The last two years have made obvious the ways that many in our communities are struggling with basic needs, and how important it is for those who are able to lend a helping hand when they can.
The pandemic has made it harder for some to volunteer because of fear of COVID-19 transmission, but several of our readers said they had volunteered in the last year for causes that support women’s rights, animal rights, environmental justice, housing, immigration, and more.
Jennifer L. from Arlington said she and her family volunteer at Community Servings, Community Cooks, and Boston Area Gleaners because they are very focused on “food, health, and sustainability.”
We recently asked readers how they volunteer their time in celebration of National Volunteer Week and they shared the charities, nonprofits, and organizations that they turn to when they want to give back to their community.
Below, you’ll find a running list of hunger relief organizations, animal shelters, social justice groups, and more that readers recommend as places to volunteer in the Greater Boston area.
The Appalachian Mountain Club is dedicated to the “protection, enjoyment, and understanding of the outdoors.” The group is the oldest outdoor organization in the country and volunteers have the opportunity to lead hikes, participate in conservation projects, orient visitors to the Appalachian Mountains, and more. As a volunteer, Diane from Mansfield said she leads local hikes and serves as the chair of the Southeastern Massachusetts chapter’s executive committee.
Back on My Feet empowers those experiencing housing insecurity to rebuild their confidence by committing them to run or walk three mornings a week and then by providing job training, education, employment, and housing.
Katie R. from Boston started volunteering for the organization, which is headquartered in Philadelphia, three years ago as a running guide.
“I became a Morning Circle volunteer because I believe we all have a responsibility to make our communities stronger. I also believe in the power of movement. Running brought purpose to my life, and I want people to experience how it can bring purpose to theirs, too. Volunteering with BoMF has introduced me to the most resilient and determined people I know,” she said. “When I see the progress our members make over time, I am so happy watching them experience that recalibration. One step at a time, forward motion gets us all where we need to be.”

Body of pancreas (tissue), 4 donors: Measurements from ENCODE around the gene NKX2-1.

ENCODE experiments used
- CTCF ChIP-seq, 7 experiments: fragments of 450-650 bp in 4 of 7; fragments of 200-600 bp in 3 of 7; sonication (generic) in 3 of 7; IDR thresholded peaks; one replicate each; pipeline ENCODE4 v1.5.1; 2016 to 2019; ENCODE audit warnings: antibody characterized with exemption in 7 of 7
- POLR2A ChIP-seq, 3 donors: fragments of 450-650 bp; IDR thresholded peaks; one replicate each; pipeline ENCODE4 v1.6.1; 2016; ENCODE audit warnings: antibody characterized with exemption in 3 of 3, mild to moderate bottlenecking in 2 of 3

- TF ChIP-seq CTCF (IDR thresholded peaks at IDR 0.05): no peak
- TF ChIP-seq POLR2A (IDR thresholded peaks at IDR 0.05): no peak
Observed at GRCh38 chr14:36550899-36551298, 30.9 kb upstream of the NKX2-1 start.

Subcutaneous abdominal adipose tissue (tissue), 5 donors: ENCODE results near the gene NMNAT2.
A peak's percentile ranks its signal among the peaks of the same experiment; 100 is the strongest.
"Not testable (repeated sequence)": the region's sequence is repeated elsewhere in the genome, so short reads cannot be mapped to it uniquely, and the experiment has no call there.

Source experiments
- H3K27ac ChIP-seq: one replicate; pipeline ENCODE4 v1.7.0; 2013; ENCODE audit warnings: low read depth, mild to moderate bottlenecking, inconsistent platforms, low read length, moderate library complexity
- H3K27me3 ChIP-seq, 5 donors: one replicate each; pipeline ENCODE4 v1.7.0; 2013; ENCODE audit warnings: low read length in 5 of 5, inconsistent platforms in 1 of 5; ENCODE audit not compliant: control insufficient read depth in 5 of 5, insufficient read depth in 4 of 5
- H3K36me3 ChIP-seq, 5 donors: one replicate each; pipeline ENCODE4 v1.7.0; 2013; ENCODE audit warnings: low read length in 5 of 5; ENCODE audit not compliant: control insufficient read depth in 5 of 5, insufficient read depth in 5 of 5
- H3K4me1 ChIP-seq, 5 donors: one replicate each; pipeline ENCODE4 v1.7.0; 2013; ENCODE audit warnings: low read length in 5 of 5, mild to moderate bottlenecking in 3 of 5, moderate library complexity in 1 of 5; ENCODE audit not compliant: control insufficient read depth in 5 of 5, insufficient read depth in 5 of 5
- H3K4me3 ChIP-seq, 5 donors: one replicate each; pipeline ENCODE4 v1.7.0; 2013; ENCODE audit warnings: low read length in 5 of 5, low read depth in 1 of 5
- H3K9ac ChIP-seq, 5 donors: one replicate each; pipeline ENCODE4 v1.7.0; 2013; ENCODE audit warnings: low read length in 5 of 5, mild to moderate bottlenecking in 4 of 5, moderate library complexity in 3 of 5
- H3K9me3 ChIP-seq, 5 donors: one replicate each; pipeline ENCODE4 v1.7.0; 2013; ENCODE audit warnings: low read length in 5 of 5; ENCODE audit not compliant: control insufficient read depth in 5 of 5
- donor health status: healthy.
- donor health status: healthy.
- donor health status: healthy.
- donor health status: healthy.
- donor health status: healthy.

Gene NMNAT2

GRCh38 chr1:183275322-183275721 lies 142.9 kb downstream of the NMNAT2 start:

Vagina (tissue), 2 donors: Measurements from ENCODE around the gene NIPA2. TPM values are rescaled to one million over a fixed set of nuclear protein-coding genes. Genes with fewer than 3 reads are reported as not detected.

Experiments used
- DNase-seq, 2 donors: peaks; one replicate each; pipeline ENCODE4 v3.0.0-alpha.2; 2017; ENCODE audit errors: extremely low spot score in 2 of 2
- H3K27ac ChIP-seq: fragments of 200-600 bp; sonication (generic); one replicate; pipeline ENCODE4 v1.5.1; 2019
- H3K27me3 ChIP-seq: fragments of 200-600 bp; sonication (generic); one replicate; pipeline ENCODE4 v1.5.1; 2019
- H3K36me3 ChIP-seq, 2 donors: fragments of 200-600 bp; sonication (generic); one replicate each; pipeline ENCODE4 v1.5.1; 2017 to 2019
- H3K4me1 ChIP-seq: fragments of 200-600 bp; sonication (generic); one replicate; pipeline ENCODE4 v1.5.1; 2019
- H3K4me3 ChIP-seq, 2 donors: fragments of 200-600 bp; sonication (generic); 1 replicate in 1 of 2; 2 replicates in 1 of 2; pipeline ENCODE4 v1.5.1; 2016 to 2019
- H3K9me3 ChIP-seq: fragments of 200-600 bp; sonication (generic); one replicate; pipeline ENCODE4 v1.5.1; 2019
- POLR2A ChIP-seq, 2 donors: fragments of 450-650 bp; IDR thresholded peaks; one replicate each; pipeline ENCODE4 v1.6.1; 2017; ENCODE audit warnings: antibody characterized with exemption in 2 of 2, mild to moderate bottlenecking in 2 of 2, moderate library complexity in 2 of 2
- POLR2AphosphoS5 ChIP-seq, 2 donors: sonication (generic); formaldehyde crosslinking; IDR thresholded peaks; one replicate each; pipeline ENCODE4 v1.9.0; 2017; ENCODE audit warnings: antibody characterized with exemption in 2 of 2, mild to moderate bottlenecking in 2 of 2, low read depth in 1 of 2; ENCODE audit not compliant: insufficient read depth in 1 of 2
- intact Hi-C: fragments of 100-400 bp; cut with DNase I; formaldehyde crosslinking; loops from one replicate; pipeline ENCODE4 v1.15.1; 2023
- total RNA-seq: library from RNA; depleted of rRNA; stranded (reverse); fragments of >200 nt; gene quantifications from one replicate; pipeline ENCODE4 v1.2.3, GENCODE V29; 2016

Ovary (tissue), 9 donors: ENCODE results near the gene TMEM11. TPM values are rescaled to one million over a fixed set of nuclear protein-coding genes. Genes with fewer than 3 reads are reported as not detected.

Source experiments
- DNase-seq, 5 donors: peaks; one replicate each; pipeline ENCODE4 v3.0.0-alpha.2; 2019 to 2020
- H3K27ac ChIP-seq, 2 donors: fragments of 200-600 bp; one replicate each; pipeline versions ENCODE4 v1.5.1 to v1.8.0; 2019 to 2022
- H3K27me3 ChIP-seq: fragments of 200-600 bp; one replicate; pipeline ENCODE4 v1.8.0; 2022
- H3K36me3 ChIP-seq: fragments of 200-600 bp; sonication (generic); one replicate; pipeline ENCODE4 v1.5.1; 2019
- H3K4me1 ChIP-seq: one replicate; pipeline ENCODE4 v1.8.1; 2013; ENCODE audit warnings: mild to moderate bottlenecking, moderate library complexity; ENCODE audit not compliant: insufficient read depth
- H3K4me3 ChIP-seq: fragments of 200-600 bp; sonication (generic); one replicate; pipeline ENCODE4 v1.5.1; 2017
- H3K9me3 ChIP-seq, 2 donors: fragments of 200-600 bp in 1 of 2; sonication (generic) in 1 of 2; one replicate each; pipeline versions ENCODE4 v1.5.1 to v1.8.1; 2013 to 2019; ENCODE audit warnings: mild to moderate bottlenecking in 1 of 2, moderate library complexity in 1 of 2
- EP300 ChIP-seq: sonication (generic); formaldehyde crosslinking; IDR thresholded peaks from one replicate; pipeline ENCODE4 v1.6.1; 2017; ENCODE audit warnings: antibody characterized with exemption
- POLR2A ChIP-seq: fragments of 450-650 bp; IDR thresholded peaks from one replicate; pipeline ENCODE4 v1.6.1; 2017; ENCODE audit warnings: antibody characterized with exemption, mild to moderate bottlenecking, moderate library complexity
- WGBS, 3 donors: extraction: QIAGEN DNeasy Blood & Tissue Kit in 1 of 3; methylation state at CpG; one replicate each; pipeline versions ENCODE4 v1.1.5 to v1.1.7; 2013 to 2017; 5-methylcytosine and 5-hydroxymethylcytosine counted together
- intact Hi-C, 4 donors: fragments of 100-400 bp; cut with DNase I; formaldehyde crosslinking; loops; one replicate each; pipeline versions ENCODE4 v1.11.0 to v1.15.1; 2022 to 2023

Christy Marieni, who has volunteered for the last five years, said working with the group has helped her gain a better understanding of addiction and homelessness, especially within her own community.
“It’s so inspiring to see how commitment to goals and access to mentorship impacts our members and helps them gain the confidence they deserve. I love the community and being able to support the wonderful things BoMF does for its members,” she said.
Big Brothers Big Sisters has long been known as a nonprofit working to uplift youth through community mentorship. The group matches adults with children as young as five to offer them meaningful connections with someone who cares about their well-being. You can apply to be a Big and mentor a child in Massachusetts through the group’s website.
“I mentor an amazing young woman, now a junior in high school,” Christine M. from Jamaica Plain said. “We were matched at the beginning of her freshman year. Friday we are starting college tours and I am confident she will be a star.”
Ryan C. from Ipswich said, “Not only is this program work for the mentee but the mentor learns and grows.”
Aiai R., who’s been a mentor for nearly six years, said she’s been able to see her student through big and small life events.